It won’t be the last time Pirandello will provoke the public in this way: on June 5th 1937 the curtain would fall on yet another meta theatrical drama called The mountain giants, curiously centered on yet another theatre troupe, “The company of Countess Ilse”, that meets a different group of actors, the “Scalognati” (from the name of the Villa housing them), considered to be the true grotesque and melancholic emblems of the halo loss in the contemporary world. We assist here to an overwhelming return of the theme of alienation, the trait d’union between Picasso and Pirandello. The “Scalognati” are indeed the example of what happens in the contemporary world to those that look for their author and their ending: they pay the prize, being marginalized by a society that has become too superficial and industrialized to still recognize the irreducible figure of the artist; the same Ilse, female protagonist of the drama, at the “end” of it admits to feeling scared of doing it and being her true self when invited to perform in front of the giants. If she did or didn’t is still up for debate: The mountain giants remains the only unconcluded work by Pirandello, perhaps so as to let us choose for ourselves its end. Did Ilse redeem herself? Did she find the courage to regain her “halo” and occupy her legitimate place in the world?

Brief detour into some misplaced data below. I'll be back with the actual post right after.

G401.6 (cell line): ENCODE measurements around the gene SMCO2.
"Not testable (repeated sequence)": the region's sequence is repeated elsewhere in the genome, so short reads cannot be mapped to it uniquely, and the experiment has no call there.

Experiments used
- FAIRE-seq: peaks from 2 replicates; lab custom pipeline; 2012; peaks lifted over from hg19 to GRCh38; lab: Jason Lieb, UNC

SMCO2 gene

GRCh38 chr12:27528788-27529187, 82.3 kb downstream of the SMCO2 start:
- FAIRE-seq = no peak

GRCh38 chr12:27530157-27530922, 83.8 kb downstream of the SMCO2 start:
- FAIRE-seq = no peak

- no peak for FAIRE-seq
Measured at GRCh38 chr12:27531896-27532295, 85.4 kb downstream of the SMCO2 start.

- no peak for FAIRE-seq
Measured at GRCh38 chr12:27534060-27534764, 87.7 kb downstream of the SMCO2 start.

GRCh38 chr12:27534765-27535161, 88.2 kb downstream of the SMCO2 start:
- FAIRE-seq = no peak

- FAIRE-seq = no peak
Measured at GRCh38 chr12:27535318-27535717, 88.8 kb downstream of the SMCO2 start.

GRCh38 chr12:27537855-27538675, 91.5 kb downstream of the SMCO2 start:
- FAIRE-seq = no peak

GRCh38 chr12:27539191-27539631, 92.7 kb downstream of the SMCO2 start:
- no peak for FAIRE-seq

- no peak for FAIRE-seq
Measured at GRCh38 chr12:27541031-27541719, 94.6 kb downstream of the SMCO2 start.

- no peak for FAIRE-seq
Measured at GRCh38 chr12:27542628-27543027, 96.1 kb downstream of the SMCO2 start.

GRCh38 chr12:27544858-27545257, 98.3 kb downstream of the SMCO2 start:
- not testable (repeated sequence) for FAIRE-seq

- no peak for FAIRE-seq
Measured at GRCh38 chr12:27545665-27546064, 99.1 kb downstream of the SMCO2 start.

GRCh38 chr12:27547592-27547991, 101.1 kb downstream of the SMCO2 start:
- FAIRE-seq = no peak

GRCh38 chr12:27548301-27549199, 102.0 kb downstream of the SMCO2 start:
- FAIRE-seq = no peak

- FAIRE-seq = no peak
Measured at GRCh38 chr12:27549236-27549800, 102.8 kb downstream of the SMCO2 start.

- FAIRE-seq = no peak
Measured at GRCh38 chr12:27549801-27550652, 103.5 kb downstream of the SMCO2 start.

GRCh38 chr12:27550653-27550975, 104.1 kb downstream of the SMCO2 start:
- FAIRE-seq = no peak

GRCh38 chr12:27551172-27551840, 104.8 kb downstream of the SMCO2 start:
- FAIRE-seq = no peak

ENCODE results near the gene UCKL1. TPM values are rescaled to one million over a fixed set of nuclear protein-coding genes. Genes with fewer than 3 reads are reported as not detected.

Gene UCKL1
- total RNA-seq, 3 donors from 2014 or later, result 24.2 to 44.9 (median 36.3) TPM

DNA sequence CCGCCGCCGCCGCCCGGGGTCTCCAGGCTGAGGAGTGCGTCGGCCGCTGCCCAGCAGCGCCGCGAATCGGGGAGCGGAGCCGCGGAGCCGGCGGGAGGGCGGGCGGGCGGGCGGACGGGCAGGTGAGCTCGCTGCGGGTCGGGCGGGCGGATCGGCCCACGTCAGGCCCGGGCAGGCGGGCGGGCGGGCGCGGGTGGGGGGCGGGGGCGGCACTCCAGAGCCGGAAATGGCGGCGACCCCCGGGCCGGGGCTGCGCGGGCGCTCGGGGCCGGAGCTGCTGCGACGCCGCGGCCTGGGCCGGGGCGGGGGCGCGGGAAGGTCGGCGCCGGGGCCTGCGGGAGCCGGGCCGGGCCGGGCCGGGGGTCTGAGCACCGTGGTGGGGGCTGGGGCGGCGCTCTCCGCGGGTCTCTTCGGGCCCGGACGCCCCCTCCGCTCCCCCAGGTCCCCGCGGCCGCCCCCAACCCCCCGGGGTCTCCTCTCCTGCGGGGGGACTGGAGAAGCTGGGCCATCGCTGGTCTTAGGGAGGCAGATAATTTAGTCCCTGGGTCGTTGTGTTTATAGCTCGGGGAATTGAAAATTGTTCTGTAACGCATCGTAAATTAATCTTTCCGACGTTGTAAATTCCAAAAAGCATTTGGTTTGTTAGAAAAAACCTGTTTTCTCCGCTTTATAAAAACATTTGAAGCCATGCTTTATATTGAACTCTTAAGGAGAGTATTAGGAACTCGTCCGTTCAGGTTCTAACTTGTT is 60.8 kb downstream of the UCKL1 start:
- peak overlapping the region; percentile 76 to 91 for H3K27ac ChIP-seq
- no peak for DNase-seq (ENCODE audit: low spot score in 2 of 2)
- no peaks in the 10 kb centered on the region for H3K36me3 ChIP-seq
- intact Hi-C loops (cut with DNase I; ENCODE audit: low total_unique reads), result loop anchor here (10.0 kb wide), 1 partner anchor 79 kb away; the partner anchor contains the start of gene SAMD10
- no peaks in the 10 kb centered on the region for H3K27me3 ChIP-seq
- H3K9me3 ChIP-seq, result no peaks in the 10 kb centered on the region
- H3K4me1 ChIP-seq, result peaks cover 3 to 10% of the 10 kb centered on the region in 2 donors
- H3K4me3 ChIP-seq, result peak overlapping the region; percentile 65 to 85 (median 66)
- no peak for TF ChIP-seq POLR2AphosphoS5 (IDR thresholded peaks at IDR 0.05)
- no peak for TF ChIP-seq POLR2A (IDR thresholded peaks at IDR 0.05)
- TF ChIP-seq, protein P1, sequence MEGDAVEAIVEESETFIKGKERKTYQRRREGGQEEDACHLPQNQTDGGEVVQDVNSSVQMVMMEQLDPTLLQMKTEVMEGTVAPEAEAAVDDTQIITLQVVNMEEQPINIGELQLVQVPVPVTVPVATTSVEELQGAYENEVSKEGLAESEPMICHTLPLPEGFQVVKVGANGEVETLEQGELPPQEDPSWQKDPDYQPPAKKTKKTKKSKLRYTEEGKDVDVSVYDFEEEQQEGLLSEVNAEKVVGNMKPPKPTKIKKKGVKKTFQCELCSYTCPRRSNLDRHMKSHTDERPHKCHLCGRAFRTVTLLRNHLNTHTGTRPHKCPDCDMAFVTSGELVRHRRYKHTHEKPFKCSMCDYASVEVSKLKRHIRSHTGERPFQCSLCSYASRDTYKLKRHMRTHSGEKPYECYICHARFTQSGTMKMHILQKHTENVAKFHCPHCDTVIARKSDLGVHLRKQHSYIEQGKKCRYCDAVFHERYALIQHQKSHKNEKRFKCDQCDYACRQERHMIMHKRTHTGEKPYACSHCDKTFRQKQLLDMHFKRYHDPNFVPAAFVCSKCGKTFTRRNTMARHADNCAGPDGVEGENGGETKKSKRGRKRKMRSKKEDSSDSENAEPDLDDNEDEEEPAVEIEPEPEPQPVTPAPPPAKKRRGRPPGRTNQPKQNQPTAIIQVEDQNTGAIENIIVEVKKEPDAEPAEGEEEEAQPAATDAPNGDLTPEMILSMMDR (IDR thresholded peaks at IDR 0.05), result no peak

Countess Ilse in the final scenes of The mountain giants, 1966

This is what is essentially concealed behind the vitreous eyes of Picasso’s characters. Traditionally interpreted like the emblems of the artist’s newfound serenity they are in fact the very symbols of a drama more alive than ever in his soul: it’s the drama of knowing he is a timeless character that no longer has a place in the world of the 1900s and that will have to fight for a legitimacy by the society around them. It’s the tragedy of the halo loss and, at the end of it, the same drama that lives within us when we fail to fulfill our true purpose.